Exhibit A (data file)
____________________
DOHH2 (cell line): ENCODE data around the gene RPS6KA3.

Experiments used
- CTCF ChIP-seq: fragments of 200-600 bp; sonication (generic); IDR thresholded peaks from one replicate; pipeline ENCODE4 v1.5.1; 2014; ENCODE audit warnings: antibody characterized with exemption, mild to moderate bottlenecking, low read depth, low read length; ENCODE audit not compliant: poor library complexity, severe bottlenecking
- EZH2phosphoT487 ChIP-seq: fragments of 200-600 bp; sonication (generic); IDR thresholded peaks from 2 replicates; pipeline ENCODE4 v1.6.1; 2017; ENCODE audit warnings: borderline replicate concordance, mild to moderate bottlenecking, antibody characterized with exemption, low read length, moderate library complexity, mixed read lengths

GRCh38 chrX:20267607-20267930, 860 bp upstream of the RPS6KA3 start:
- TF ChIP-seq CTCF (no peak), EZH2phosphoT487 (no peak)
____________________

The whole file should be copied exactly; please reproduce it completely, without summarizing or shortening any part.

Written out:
DOHH2 (cell line): ENCODE data around the gene RPS6KA3.

Experiments used
- CTCF ChIP-seq: fragments of 200-600 bp; sonication (generic); IDR thresholded peaks from one replicate; pipeline ENCODE4 v1.5.1; 2014; ENCODE audit warnings: antibody characterized with exemption, mild to moderate bottlenecking, low read depth, low read length; ENCODE audit not compliant: poor library complexity, severe bottlenecking
- EZH2phosphoT487 ChIP-seq: fragments of 200-600 bp; sonication (generic); IDR thresholded peaks from 2 replicates; pipeline ENCODE4 v1.6.1; 2017; ENCODE audit warnings: borderline replicate concordance, mild to moderate bottlenecking, antibody characterized with exemption, low read length, moderate library complexity, mixed read lengths

GRCh38 chrX:20267607-20267930, 860 bp upstream of the RPS6KA3 start:
- TF ChIP-seq CTCF (no peak), EZH2phosphoT487 (no peak)